## Wednesday, April 6, 2011

### Physical Changes: Liquids and Gases

Physical Change: when matter changes from one state (form) to another

Activity 1 - Liquid to Gas (Evaporation)

• Have students pour some water into a clear plastic cup or petrie dish.
• Next they should use a permanent marker to mark the water line on the outside of the cup.
• Place the cup in a sunny window.
• Observe and sketch a picture of the cup and liquid in their science notebooks/journals.
• Observe again each day and sketch or record the data.
• Ask the children the following questions? What state of matter was the water in the cup? (liquid) What happened to the water?  (It evaporated.) What state of matter is the water now? (gas - water vapor)

Activity 2 - Liquid to Gas (Evaporation)

• On a bright sunny day, give each child a half cup of water and a sponge brush or thick paintbrush.
• Take the children outside (yard, park, sidewalk, schoolyard).
• Have the children create imaginative pictures with water on the concrete/cement. They can draw a house, flowers, their name, etc.
• Have the children observe/admire their creative pictures.
• After a few minutes ask the children if they notice anything happening to their pictures. (They should be drying up as the water evaporates.) Ask the kids what happened to the water. Where did it go? What did it become? Why?

Activity 3 - Liquid to Gas (Evaporation)

• If you have access to an old fashioned chalkboard, have students wash the board with a sponge, then observe the board.
• Several minutes later have students examine the board. Continue until all the water has evaporated.
• Ask questions of students similar to the questions in activity 2.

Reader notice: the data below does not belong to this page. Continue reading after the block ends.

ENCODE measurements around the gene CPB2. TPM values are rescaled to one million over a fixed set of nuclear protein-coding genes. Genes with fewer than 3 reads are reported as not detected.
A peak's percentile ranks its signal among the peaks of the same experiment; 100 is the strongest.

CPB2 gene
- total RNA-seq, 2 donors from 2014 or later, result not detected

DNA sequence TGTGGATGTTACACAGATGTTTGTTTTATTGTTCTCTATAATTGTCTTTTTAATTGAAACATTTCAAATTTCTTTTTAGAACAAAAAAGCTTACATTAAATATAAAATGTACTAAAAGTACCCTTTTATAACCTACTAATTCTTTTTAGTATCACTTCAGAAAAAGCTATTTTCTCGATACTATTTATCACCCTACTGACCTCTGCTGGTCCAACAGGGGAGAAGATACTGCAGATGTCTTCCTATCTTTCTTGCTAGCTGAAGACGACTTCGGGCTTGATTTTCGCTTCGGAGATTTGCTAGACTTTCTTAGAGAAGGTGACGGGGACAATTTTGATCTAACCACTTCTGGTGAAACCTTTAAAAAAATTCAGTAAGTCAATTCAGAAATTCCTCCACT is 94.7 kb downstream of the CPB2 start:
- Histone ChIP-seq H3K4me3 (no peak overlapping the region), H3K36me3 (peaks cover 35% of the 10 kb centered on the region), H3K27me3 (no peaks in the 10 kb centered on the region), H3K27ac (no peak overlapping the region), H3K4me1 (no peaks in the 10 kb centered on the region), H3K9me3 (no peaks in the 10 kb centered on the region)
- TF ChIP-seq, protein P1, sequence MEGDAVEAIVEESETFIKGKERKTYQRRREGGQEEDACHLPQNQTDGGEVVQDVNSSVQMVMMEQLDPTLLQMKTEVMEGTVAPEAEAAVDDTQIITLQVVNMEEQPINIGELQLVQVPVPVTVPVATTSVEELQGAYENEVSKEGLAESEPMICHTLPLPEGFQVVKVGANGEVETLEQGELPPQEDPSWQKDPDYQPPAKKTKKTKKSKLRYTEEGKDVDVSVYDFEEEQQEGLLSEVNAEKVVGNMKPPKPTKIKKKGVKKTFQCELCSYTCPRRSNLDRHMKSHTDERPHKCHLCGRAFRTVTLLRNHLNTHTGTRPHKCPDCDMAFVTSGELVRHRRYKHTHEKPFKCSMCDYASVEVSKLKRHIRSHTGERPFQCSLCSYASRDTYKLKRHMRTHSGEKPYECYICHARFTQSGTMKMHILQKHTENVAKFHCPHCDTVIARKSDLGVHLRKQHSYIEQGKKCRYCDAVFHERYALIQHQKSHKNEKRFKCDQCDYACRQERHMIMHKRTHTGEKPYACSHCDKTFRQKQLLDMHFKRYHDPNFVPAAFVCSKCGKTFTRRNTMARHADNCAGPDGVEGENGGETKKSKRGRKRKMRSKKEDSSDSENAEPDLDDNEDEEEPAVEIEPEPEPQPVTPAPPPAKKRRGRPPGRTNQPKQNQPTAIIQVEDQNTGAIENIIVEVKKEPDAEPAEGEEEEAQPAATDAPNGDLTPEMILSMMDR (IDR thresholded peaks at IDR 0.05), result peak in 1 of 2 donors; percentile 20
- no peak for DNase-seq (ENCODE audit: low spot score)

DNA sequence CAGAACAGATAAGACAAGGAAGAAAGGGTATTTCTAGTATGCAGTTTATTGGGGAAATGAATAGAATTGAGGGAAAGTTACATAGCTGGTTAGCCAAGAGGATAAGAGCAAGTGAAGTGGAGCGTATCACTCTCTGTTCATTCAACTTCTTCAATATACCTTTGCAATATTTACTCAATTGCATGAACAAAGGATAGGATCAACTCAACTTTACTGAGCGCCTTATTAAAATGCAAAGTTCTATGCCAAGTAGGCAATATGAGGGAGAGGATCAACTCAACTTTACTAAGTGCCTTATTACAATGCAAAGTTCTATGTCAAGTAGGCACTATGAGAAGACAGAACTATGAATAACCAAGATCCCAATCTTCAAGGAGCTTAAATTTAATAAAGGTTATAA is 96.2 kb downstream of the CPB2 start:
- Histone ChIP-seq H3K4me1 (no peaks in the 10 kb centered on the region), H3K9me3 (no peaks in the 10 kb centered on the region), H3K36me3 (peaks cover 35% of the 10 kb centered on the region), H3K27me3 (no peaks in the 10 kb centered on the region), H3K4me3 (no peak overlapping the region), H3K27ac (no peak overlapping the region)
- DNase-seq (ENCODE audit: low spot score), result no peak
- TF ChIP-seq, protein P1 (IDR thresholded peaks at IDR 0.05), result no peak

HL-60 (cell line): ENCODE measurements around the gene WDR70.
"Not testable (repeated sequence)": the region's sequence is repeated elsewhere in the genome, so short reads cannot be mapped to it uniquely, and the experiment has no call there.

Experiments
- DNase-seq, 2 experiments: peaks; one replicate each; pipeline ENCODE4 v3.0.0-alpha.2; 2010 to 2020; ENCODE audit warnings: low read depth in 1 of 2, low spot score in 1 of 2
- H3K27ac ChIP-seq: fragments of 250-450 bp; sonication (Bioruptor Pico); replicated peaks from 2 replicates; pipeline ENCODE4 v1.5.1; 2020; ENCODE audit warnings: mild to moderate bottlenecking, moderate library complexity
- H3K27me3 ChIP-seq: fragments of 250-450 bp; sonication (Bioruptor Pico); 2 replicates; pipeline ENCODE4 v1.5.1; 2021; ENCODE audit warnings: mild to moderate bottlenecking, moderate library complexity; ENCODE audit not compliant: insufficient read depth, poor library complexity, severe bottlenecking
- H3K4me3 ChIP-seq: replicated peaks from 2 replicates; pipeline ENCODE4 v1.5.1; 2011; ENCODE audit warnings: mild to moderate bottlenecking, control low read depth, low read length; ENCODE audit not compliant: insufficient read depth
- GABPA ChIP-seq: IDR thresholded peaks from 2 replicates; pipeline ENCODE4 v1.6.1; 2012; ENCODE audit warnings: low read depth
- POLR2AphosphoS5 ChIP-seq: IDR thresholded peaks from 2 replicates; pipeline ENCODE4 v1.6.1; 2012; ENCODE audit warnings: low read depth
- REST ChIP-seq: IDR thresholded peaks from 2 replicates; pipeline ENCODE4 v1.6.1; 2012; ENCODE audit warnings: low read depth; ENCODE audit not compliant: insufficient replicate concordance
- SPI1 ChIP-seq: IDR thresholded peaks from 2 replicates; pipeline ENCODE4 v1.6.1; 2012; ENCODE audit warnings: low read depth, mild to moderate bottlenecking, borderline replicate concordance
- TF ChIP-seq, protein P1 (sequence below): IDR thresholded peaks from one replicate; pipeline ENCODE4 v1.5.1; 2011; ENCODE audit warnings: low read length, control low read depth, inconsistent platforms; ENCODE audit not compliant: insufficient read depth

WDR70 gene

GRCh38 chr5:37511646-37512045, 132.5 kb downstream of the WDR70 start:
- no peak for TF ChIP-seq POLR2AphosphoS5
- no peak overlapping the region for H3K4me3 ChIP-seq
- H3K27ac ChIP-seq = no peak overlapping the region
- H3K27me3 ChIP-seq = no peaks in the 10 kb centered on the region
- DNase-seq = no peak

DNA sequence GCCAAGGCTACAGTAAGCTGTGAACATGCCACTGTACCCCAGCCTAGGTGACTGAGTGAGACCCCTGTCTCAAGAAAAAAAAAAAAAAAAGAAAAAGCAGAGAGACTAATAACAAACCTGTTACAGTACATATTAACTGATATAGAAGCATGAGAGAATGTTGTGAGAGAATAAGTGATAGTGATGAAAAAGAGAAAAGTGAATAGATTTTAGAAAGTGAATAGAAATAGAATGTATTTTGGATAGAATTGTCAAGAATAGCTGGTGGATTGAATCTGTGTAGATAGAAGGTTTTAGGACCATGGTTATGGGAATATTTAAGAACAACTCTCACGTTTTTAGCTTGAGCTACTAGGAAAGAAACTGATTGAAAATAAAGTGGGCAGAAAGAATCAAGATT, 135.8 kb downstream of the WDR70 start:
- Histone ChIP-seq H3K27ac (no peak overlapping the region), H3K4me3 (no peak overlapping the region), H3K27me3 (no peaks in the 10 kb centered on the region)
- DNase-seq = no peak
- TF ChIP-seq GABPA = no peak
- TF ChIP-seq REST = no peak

Activity 4 - Liquid to Gas (Evaporation)

 some clipart by www.graphicsfactory.com

• Have children help hang wet clothes on a clothesline.
• As clothes start to dry ask questions similar to activity 2.

Activity 5 - Gas to Liquid (Condensation)

• Ask children to recall a time that they took a hot bath or shower.
• Ask if the windows/mirrors in the room misted up.
• Can they explain how this happened?

(When you fill a bathtub with hot water or run a hot shower, some of the hot water evaporates into a gas (water vapor). When the gas (water vapor) hits the cold window/mirror, it cools down and turns back into a liquid {water}.)

Activity 6
• Ask the students if they can think of more examples of water changing from a liquid to a gas or from a gas to a liquid. (possible answers: a teakettle boiling water, the Earth's Water Cycle, etc.)

• Have the children sketch pictures of physical changes of matter in their notebook/journal (liquid to gas and gas to liquid)
• Older students can explain a physical change of matter and give several examples.

Activity 7

•  Here is a short video about the Water Cycle from the Scholastic website.

1. so glad i found this blog! right up my alley for things I enjoy doing with my kids. cant wait to check back

new follower from the hop
I would love a follow back :)
http://www.amateurmommy.net/

-becky

2. is it the one of the example of physical change is ice to water? by the way my study was is it possible that natural gas will affect the behavior in the environment?
vapor recovery unit